This work comes from a major database on women of color in prof level corporate positions – over 1700 women in 30 f 1000 corporations. Specifically they include african amer women; latinas; and asian women.
… the common theme among these barriers is lack of connection w/ others in the workplace. This work is part of a series on better understanding barriers to advancement among women.
Advice to people fo color about composition of their networks has often been assimilationist--Bthat minorities should attempt to compose their informal networks with majority group members, given that they often hold more powerful positions in orgs. However, the structural segregation typical in large organizations makes this difficult. In addition, as has been pointed out in work by Ibarra, homophily, or the extent of similarity between a pair of individuals, has been shown to be directly related to network composition. People wish to associate with others who are similar, and tend to receive more affective support from similar others (Ibarra, 1993). A hypothesis derived from this view is that that woc managers with a greater percentage of network members who are like themselves will be more successful than those with a greater percentage of those unlike themselves. Recent research has upheld the pluralist view. In a study of African-American managers, Brutus (1999) found that high-performing African-American managers tended to have more same-race ties in their informal networks than did low-performing African-American managers. But no one has looked at this among woc. This work is loosely based on the work that Herminia Ibarra did, on plurality Similarity among people access to informal networks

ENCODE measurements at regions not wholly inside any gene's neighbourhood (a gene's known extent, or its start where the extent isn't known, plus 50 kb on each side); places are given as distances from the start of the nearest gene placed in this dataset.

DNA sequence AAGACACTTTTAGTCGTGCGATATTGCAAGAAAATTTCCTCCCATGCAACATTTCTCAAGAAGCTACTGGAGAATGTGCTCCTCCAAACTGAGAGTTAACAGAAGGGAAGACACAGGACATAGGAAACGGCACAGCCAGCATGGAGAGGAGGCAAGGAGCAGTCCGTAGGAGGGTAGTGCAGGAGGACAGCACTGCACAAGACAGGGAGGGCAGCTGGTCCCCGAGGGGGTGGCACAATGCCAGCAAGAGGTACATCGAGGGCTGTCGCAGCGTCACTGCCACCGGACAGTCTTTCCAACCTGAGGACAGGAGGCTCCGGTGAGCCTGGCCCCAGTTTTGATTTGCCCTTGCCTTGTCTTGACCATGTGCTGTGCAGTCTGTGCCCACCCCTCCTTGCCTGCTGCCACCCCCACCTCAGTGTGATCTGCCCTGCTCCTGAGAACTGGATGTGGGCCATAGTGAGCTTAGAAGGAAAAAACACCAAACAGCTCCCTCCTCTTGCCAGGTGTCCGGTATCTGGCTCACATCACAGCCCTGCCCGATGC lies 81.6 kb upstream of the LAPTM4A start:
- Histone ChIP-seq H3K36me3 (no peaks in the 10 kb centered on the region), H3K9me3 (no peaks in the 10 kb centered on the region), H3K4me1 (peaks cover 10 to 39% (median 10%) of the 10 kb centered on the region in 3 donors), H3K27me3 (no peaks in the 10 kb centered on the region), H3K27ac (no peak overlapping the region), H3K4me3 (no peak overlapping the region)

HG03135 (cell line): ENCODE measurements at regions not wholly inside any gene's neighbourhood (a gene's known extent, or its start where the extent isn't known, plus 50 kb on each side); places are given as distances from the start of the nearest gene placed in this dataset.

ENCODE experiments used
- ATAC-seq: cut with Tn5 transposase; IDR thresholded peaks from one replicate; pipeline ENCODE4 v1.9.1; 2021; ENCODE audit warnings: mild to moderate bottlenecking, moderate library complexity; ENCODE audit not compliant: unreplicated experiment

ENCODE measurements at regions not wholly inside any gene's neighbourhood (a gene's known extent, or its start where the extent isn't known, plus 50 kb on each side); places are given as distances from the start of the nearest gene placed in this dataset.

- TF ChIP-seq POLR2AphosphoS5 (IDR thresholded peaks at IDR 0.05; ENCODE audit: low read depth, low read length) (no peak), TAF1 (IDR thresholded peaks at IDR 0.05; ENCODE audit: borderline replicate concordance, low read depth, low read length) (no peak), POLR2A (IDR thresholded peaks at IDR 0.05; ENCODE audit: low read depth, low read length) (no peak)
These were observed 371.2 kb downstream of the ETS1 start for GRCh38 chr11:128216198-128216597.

Survey data: respondents could list up to five people that they went to for advice on job issues. We asked them to note the race and gender of each of these people, and whether they worked for the resp’s company or not. The descriptive stats tell us the following: Asian women had the highest concentration of whites and men in their networks, representing a ‘blending in’ strategy. Latinas had a high concentration of whites in their networks, representing a ‘blending in’ strategy, but on average more than one-half their networks were female, which represents a ‘separatism’ strategy. African-American women had the highest concentration of other African-Americans in their networks, and also the highest concentration of women of their racial/ethnic group, which represents a ‘separatism’ strategy. (71% pf african amer women’s netowrks are other blacks; About 38% of afr amer women’s networks are other african american women by contrast, 55% of Asian women’s networks and latinas’ networks are made up of whites. A minority of latinas and asian women’s networks are made up of women of their same race – 18% of Latinas networks are made up of other latinas’ 19 of asian women’s networks are made up of other Asian women)